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21 September 2008
Cerne Abbas giant restored by volunteers

The Cerne Abbas giant in verdant Dorset (England) is club-wielding figure, which is 180ft from head to toe and is administered by the National Trust, is carved into the hillside. It is finally due a makeover. Thirty volunteers are restoring the giant - infamous for its gargantuan genitalia - to its old glory, re-digging its silhouette, which has been blurred by overgrown weeds and the footprints of animals, and re-chalking its outline.
     Like several other chalk figures carved into the English countryside, the Cerne Abbas giant is often thought of as an ancient creation. Some say he is a pagan fertility symbol and that if a childless woman and her partner spend the night camping between the giant's legs, she will be a mother within two years. Others claim that the figure represents the Greek hero Hercules, who was often depicted with a club in his right hand. Either way, there are no documents mentioning the giant before 1694 - although medieval writers had written copious amounts about the hillside itself.
     Local records suggest that the giant was carved as late as the 17th century, during the Civil War, on the orders of the area's bigwig, Denzil Holles. It was intended as a cruel parody of Oliver Cromwell, who was sometimes referred to mockingly as England's Hercules. National Trust archaeologist Nancy Grace is enthralled by the ancient stories. "No one really knows when he first appeared," she says. "But it is true that written evidence points to the 17th century when he was created as a rude cartoon of Oliver Cromwell. He must have taken ages to carve."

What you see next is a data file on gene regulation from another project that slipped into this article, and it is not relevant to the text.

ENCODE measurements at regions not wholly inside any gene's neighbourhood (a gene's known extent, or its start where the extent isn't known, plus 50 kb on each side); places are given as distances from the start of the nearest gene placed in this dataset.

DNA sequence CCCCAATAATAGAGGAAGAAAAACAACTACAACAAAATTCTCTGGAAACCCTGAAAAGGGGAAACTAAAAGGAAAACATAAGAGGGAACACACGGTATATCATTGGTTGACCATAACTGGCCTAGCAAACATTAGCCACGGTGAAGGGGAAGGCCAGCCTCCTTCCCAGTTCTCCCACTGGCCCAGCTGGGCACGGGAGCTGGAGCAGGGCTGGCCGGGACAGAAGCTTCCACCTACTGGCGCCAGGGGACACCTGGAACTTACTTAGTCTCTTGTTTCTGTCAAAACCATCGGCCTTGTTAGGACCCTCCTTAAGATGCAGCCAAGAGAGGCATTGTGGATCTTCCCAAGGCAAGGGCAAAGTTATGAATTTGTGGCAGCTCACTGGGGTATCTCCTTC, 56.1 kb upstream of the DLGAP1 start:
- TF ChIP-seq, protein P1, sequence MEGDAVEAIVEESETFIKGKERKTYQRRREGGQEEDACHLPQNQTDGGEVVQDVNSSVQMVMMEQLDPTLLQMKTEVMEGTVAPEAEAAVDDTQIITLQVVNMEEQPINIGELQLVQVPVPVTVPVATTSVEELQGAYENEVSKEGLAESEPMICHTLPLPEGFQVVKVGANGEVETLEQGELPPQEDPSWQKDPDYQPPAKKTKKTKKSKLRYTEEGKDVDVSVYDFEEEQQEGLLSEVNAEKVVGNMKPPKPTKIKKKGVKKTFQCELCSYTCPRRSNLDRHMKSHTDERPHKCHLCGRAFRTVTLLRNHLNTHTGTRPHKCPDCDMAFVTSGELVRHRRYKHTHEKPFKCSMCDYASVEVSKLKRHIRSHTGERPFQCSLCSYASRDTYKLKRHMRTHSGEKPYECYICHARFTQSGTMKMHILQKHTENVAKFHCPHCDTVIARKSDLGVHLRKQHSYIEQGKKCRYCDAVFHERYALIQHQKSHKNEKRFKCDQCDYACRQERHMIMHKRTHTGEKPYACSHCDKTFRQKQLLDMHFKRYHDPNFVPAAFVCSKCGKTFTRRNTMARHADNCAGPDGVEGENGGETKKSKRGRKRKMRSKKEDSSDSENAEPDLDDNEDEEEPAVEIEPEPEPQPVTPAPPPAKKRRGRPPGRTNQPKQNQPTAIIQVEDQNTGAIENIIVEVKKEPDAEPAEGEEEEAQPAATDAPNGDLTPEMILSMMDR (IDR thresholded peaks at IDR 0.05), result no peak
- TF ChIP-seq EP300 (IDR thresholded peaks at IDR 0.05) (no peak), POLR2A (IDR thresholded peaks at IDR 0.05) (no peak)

Mike Clarke, director of the National Trust, explained the makeover. Once the old chalk and detritus has been removed, 17 tons of sparkling new white chalk have been poured into the outline and then flattened. "It's been quite a job given his size and the fact his genitalia alone is 10ft long," he says. He explained that over time, pranksters have deliberately extended his manhood's length. The prudish Victorians, meanwhile, attempted to cover it up by planting a strategically placed bellybutton.

Source: Daily Mail, The Guardian (16 September 2008)

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